I’ve surmised that the benefits system must make it comfortable enough for them to continue without making the leap say to travel to a larger city and rent a room or that the earnings that those from poorer countries can make are much larger for them relative to what they could make in their home country. I was just wondering if anyone had a take on this, as it seems pretty important to me.

  8. Joseph :
    I think your point about the relative advantage to immigrants of a British minimum wage is correct, that and johnny bonk’s point about British youth wanting nice jobs combine to explain high youth unemployment, I doubt if the minimum wage is a large factor in itself. Either the benefits system has to be drastically reformed, don’t laugh, or young people have to lower their expectations, it might help if they had the same attitudes to service as immigrants as well.
    From a young person’s point of view another problem with the minimum wage is that it effectively sets the going rate for a job, employers don’t have to bother about attracting the best workers with higher wages, when did the left decide that limiting a worker’s right to look for the best deal was a bad thing ?

  9. “If there’s such capacity in London to lure thousands of foreigners to work here, then why haven’t these jobs been filled by our indigenous youth……..?
    To be fair on the (indigenous)yoof a lot of these jobs won’t be open to them. Pretty well all the businesses you’ve mentioned are run by immigrants & they tend not to recruit through normal channels. When did you last see an opening for a waiter in an Indian/Chinese/Turkish/Greek…….restaurant advertised in the paper? Ditto shops, hotels, service stations.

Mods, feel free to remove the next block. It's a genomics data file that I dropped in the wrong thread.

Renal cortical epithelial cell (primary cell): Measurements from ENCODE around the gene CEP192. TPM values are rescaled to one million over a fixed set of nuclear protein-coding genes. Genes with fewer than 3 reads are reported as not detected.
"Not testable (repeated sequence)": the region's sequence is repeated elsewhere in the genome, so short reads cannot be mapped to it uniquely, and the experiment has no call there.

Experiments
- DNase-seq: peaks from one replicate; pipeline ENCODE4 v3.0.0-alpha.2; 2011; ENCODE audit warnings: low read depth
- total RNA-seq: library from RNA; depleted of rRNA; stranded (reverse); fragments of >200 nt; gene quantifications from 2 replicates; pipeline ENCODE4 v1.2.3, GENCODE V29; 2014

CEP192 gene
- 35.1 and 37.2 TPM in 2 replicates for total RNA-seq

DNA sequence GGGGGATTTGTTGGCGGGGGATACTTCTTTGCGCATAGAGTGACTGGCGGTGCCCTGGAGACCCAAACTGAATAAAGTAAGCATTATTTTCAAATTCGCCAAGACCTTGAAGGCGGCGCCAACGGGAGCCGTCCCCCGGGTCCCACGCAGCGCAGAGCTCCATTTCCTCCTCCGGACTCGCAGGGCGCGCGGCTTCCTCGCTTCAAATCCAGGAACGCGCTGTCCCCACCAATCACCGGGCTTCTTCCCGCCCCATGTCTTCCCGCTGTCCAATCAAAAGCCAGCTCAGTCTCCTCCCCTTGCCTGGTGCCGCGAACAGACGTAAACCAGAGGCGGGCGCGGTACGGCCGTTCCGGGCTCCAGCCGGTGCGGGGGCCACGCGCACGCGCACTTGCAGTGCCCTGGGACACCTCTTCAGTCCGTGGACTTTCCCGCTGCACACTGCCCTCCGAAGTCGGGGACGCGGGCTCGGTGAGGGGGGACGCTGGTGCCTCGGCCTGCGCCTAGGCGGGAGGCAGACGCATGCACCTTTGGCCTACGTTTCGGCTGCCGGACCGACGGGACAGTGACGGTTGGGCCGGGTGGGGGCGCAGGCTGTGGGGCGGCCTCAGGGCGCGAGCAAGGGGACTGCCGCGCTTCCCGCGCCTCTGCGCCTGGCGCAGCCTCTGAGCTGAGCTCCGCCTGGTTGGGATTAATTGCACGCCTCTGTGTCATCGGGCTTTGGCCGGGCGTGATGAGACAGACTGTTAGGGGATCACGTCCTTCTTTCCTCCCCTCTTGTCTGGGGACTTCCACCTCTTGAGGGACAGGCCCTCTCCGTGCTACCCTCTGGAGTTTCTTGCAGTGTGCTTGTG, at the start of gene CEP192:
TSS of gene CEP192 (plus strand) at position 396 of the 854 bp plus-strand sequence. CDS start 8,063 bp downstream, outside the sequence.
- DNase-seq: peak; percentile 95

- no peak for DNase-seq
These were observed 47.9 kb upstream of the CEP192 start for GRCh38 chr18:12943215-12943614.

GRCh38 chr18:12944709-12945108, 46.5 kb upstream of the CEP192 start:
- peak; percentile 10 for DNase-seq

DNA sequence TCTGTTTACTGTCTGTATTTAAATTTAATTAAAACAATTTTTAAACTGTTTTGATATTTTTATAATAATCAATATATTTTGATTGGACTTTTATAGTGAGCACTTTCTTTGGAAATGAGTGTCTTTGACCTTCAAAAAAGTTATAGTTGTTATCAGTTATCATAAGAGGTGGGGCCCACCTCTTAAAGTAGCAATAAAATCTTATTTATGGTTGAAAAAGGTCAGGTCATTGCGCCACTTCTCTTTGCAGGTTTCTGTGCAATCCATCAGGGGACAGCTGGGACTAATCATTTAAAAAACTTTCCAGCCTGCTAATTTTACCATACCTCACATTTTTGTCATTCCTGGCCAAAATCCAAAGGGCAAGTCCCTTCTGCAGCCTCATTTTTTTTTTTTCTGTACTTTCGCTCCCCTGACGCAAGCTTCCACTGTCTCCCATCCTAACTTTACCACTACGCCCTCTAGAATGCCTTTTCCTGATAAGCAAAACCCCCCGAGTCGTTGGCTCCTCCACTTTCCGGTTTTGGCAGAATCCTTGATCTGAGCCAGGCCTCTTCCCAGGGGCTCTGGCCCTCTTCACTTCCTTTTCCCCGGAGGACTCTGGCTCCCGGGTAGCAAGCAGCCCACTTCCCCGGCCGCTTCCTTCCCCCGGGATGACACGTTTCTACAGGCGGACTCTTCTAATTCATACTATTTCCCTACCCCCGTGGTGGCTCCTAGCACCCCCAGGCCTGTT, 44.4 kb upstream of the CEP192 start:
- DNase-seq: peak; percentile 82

When I started out I had a lot of friends who aspired to be musicians, artists, actors etc. but supplemented their incomes working in jobs like that. Couple of guys ended in big bands were working at Walls the food factory in W.London till the big time happened. Any surprise so much music, theatre is so divorced from reality? Few of these people now ever have a proper job. No experience of real life to draw on when they come to act, write lyrics.

  10. Martin :
    I’m happy to discuss the ‘I’ word. I’m less than convinced that the kind of large scale immigration we have seen in the last decade or so is a good thing but I don’t see any way round it. The alternative is severe immigration control and a protectionist economy, that never ends well. Would all these jobs be snapped up by young Britons if the immigrants went home ? Would all these jobs even be there in fact ?

  11. Tim,

    The 16-24 year old unskilled demographic is that most vulnerable to the effects of mass immigration. I don’t reacll hearing the ‘I’ word in relation to any of today’s debate.

  12. If it’s going to be difficult and expensive to fire people

    But it isn’t difficult or expensive to fire people in the group we’re taking about.